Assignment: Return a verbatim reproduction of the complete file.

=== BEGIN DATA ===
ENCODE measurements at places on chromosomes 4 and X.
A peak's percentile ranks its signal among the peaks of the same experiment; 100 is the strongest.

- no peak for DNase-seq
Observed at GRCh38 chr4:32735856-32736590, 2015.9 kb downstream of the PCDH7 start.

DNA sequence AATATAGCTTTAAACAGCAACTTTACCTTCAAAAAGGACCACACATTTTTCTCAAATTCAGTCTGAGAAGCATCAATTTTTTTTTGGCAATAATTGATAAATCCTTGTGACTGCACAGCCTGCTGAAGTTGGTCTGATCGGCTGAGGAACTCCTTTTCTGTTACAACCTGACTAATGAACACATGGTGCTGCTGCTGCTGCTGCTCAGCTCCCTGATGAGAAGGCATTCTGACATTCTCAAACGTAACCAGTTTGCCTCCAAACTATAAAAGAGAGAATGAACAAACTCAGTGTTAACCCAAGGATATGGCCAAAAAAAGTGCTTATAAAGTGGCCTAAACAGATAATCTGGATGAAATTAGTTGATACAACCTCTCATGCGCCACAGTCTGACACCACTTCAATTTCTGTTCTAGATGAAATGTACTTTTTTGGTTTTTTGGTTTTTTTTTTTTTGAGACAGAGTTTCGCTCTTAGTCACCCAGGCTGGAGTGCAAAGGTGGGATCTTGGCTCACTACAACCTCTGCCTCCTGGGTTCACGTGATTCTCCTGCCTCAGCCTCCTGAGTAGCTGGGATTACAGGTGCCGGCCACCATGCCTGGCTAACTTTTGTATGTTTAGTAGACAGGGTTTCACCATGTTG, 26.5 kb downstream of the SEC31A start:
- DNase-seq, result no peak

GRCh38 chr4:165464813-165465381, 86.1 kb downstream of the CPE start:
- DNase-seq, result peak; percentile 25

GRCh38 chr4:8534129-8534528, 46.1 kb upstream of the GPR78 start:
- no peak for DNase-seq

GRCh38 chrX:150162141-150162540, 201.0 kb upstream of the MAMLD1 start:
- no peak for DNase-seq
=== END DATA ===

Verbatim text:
ENCODE measurements at places on chromosomes 4 and X.
A peak's percentile ranks its signal among the peaks of the same experiment; 100 is the strongest.

- no peak for DNase-seq
Observed at GRCh38 chr4:32735856-32736590, 2015.9 kb downstream of the PCDH7 start.

DNA sequence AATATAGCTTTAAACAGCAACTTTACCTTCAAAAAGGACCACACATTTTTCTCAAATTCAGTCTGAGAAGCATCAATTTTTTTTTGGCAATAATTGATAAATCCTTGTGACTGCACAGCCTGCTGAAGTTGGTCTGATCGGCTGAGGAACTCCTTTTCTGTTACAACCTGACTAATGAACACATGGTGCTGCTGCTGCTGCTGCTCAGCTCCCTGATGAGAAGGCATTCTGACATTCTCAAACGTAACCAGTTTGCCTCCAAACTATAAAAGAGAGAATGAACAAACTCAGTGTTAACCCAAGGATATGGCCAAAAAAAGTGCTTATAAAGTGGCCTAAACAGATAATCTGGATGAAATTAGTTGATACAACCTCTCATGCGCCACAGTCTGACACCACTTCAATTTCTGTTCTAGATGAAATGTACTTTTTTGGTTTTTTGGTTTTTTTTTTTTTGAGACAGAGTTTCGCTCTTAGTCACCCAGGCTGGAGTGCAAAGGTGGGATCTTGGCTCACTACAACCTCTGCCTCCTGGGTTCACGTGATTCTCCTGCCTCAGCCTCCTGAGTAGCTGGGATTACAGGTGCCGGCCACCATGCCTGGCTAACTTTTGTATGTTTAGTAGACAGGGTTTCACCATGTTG, 26.5 kb downstream of the SEC31A start:
- DNase-seq, result no peak

GRCh38 chr4:165464813-165465381, 86.1 kb downstream of the CPE start:
- DNase-seq, result peak; percentile 25

GRCh38 chr4:8534129-8534528, 46.1 kb upstream of the GPR78 start:
- no peak for DNase-seq

GRCh38 chrX:150162141-150162540, 201.0 kb upstream of the MAMLD1 start:
- no peak for DNase-seq